Years ago, my friend Noele Lusano gave me an idea: shoot your way twice through the same roll of film, forget about recording any details about the frames, and let synchronicity dictate how the exposures mesh together. The original plan was to share the roll, with her shooting one pass through and me shooting the other. Long story short, we ended up living on opposite coasts, so the idea never materialized. But earlier this year, I finally got around to putting her idea into practice on my own.
As it happened, the first pass was shot in Winter, and the second in Spring (both in Cambridge, MA). So in the second go-round I decided to emphasize inter-seasonal contrasts — and the contrasts there are intense — by focusing my attention on the new flower blooms. The results were sometimes serendipitous:
Nothing about the alignment of the snow-laden tree branch with the flower blooms in the above image was planned, by the way — it’s a testament to the kinds of synchronicity that can result from this process.
I thought I’d continue by sharing the rest of the results of this experiment here, interspersed with tips for those interested in trying it out.
Figure and Ground
One thing I‘ve often noticed with this technique is that the layering of the two images can make for a very busy final composition; the exposures vie with each other for attention, rather than blend harmoniously together. I wanted to avoid that, and instead strategize my shots to create balanced figure-ground relationships within the scenes. So for the first exposure cycle I tended to look for relatively featureless patterns to serve as negative space, and for the second go-round, scenes with stronger figures in them for positive space. The subdued, regular patterns I generally captured for backgrounds allowed for the irregular, bold outlines of the blooms and other figures to emerge more clearly.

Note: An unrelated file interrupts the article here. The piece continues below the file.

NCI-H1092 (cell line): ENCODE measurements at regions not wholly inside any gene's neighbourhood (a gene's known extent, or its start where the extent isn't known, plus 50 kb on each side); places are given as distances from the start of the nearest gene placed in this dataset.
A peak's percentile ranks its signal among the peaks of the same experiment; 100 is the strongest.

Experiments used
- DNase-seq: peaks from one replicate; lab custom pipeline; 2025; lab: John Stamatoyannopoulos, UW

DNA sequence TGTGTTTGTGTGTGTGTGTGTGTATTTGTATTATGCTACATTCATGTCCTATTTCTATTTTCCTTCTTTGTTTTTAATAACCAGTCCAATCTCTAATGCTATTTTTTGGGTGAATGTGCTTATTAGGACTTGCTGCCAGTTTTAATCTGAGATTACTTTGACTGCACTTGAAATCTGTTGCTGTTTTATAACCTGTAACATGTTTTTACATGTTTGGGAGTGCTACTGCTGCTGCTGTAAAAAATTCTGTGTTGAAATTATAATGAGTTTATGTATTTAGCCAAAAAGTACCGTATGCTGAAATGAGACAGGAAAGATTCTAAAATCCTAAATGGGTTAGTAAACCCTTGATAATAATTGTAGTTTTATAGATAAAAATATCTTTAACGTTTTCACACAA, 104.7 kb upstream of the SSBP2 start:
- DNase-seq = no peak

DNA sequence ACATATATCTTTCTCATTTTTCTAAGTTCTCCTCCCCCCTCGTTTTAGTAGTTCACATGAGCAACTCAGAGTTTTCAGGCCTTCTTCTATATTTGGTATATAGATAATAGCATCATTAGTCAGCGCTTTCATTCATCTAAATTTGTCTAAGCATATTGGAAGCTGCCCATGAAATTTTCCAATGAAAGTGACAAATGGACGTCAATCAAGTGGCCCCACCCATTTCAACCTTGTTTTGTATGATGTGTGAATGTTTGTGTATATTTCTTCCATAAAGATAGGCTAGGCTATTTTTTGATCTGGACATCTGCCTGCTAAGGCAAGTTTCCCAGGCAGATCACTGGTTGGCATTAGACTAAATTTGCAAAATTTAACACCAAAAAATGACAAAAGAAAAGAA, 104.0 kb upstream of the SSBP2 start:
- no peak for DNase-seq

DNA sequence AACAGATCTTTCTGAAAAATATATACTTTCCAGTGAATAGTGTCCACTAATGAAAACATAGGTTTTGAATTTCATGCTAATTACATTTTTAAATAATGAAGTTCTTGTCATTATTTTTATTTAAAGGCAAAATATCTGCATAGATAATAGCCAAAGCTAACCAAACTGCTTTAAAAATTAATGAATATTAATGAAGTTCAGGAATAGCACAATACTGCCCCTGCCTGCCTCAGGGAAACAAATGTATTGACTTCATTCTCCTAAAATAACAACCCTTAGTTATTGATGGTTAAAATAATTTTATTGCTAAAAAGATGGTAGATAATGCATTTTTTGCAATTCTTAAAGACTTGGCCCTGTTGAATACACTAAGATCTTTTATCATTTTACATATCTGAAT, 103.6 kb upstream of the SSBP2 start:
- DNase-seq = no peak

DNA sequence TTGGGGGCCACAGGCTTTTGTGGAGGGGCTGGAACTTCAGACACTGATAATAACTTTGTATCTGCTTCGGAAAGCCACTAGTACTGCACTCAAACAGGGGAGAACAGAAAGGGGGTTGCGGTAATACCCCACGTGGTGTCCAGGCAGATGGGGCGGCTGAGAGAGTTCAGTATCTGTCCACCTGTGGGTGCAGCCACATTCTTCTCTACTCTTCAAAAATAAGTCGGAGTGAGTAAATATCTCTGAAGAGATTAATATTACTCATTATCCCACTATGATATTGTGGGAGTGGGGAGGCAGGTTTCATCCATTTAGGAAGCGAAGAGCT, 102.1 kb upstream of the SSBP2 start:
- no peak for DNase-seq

For best results you‘ll want to underexpose every shot by 1 stop, both times through. Because every stop down in the camera amounts to a halving of the light that falls on the film, two -1 EV shots together add up to a single correctly exposed image.
Transparency and opacity
Another important consideration: images should have some dark values on the first pass. Dark areas in a scene render onto a film negative as more or less unexposed and therefore transparent, and those transparencies allow for the light from your second scene to be recorded on the film.
Aligning the frames (or not)
I thought it important to align the exposures on both passes; you may or may not care to. For me, the worst case scenario would have been to have a dark frame border running down the middle of each shot (another thing you often see as a result of this process, which isn‘t compositionally optimal). So for reference, when loading the film I etched a little mark on it where it aligned with a certain part of the camera’s interior — the point being to load the film the second time around in as close a mimicry of the first time as possible, in hopes of having the exposures fall exactly in line with each other. Looks like I was nevertheless off by about one sprocket hole on these, but I’m okay with how it turned out — what defines a “mistake” with these is pretty subjective.